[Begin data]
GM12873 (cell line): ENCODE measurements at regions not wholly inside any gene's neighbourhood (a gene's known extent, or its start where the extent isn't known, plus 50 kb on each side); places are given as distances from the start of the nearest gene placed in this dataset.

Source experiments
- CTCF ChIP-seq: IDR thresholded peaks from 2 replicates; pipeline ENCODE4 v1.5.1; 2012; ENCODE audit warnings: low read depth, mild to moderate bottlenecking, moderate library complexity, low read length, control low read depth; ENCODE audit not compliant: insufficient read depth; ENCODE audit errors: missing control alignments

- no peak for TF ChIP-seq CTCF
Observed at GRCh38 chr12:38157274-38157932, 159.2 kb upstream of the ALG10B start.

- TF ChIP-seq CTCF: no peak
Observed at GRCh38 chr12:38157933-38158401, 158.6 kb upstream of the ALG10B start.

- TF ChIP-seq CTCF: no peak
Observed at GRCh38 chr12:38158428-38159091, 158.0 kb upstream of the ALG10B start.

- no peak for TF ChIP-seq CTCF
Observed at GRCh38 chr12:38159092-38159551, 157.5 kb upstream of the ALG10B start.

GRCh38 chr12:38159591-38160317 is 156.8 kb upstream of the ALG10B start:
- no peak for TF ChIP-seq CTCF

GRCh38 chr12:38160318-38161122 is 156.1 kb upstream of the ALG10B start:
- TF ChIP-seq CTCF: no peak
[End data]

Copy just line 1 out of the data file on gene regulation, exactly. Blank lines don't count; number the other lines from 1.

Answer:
GM12873 (cell line): ENCODE measurements at regions not wholly inside any gene's neighbourhood (a gene's known extent, or its start where the extent isn't known, plus 50 kb on each side); places are given as distances from the start of the nearest gene placed in this dataset.